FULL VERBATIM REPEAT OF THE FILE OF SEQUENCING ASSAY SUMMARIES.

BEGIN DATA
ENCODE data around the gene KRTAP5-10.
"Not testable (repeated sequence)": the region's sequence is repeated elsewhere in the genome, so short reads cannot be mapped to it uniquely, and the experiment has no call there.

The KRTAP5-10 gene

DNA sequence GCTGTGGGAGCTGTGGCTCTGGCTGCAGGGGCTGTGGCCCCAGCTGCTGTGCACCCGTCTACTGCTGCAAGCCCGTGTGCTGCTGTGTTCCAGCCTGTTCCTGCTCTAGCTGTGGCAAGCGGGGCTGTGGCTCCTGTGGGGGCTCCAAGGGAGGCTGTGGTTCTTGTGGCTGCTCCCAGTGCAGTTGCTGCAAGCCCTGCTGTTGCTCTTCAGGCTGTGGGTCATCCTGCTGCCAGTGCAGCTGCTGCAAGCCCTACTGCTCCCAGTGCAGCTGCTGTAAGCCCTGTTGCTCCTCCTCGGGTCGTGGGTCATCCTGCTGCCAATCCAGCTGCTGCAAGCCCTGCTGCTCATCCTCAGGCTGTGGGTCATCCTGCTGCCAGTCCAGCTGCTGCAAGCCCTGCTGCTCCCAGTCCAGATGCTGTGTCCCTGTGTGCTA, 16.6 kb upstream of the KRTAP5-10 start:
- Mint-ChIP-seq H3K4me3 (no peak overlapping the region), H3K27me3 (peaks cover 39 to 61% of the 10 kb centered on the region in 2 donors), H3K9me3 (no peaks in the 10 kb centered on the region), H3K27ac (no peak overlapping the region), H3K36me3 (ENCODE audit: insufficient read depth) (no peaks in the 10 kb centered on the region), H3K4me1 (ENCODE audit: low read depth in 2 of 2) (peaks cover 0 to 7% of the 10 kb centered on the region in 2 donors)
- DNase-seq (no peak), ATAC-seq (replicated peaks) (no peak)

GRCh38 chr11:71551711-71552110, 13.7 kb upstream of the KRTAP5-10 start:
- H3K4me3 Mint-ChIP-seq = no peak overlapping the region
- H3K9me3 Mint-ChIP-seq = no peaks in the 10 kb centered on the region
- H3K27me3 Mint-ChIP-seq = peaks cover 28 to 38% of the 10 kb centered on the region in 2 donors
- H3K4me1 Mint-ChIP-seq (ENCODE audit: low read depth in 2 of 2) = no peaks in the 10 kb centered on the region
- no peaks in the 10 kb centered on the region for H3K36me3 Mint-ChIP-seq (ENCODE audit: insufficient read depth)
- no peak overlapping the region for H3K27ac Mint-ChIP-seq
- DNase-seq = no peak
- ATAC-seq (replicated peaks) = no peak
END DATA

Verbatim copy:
ENCODE data around the gene KRTAP5-10.
"Not testable (repeated sequence)": the region's sequence is repeated elsewhere in the genome, so short reads cannot be mapped to it uniquely, and the experiment has no call there.

The KRTAP5-10 gene

DNA sequence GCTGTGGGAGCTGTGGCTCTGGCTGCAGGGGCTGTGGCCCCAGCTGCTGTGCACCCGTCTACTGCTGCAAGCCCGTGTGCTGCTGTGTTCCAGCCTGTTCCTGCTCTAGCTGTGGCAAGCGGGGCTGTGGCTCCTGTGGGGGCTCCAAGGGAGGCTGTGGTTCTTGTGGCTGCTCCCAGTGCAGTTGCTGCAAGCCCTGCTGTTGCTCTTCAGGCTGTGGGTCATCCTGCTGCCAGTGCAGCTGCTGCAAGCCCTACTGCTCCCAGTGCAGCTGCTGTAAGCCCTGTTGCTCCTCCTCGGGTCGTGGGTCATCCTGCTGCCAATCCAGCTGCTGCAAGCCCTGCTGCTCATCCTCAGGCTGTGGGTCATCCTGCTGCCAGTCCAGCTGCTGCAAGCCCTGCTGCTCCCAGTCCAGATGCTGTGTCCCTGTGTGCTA, 16.6 kb upstream of the KRTAP5-10 start:
- Mint-ChIP-seq H3K4me3 (no peak overlapping the region), H3K27me3 (peaks cover 39 to 61% of the 10 kb centered on the region in 2 donors), H3K9me3 (no peaks in the 10 kb centered on the region), H3K27ac (no peak overlapping the region), H3K36me3 (ENCODE audit: insufficient read depth) (no peaks in the 10 kb centered on the region), H3K4me1 (ENCODE audit: low read depth in 2 of 2) (peaks cover 0 to 7% of the 10 kb centered on the region in 2 donors)
- DNase-seq (no peak), ATAC-seq (replicated peaks) (no peak)

GRCh38 chr11:71551711-71552110, 13.7 kb upstream of the KRTAP5-10 start:
- H3K4me3 Mint-ChIP-seq = no peak overlapping the region
- H3K9me3 Mint-ChIP-seq = no peaks in the 10 kb centered on the region
- H3K27me3 Mint-ChIP-seq = peaks cover 28 to 38% of the 10 kb centered on the region in 2 donors
- H3K4me1 Mint-ChIP-seq (ENCODE audit: low read depth in 2 of 2) = no peaks in the 10 kb centered on the region
- no peaks in the 10 kb centered on the region for H3K36me3 Mint-ChIP-seq (ENCODE audit: insufficient read depth)
- no peak overlapping the region for H3K27ac Mint-ChIP-seq
- DNase-seq = no peak
- ATAC-seq (replicated peaks) = no peak